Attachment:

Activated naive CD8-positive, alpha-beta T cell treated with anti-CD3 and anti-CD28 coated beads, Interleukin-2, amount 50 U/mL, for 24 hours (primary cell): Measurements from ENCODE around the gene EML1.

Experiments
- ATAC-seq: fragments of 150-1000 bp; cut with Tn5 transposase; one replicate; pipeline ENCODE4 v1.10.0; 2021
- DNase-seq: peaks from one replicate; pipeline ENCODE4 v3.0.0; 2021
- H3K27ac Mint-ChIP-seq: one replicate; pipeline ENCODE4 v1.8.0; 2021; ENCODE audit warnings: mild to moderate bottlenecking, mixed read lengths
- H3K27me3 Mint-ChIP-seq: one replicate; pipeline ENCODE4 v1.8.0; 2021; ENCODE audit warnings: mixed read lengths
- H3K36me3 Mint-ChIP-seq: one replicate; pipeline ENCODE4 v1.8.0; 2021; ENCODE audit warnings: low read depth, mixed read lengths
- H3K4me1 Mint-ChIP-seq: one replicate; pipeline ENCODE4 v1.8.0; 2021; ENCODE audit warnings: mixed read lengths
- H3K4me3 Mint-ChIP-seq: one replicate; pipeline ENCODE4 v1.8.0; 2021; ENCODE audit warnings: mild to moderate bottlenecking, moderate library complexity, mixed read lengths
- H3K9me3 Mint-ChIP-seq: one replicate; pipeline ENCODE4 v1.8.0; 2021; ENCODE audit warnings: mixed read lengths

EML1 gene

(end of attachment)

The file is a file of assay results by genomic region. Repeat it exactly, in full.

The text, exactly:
Activated naive CD8-positive, alpha-beta T cell treated with anti-CD3 and anti-CD28 coated beads, Interleukin-2, amount 50 U/mL, for 24 hours (primary cell): Measurements from ENCODE around the gene EML1.

Experiments
- ATAC-seq: fragments of 150-1000 bp; cut with Tn5 transposase; one replicate; pipeline ENCODE4 v1.10.0; 2021
- DNase-seq: peaks from one replicate; pipeline ENCODE4 v3.0.0; 2021
- H3K27ac Mint-ChIP-seq: one replicate; pipeline ENCODE4 v1.8.0; 2021; ENCODE audit warnings: mild to moderate bottlenecking, mixed read lengths
- H3K27me3 Mint-ChIP-seq: one replicate; pipeline ENCODE4 v1.8.0; 2021; ENCODE audit warnings: mixed read lengths
- H3K36me3 Mint-ChIP-seq: one replicate; pipeline ENCODE4 v1.8.0; 2021; ENCODE audit warnings: low read depth, mixed read lengths
- H3K4me1 Mint-ChIP-seq: one replicate; pipeline ENCODE4 v1.8.0; 2021; ENCODE audit warnings: mixed read lengths
- H3K4me3 Mint-ChIP-seq: one replicate; pipeline ENCODE4 v1.8.0; 2021; ENCODE audit warnings: mild to moderate bottlenecking, moderate library complexity, mixed read lengths
- H3K9me3 Mint-ChIP-seq: one replicate; pipeline ENCODE4 v1.8.0; 2021; ENCODE audit warnings: mixed read lengths

EML1 gene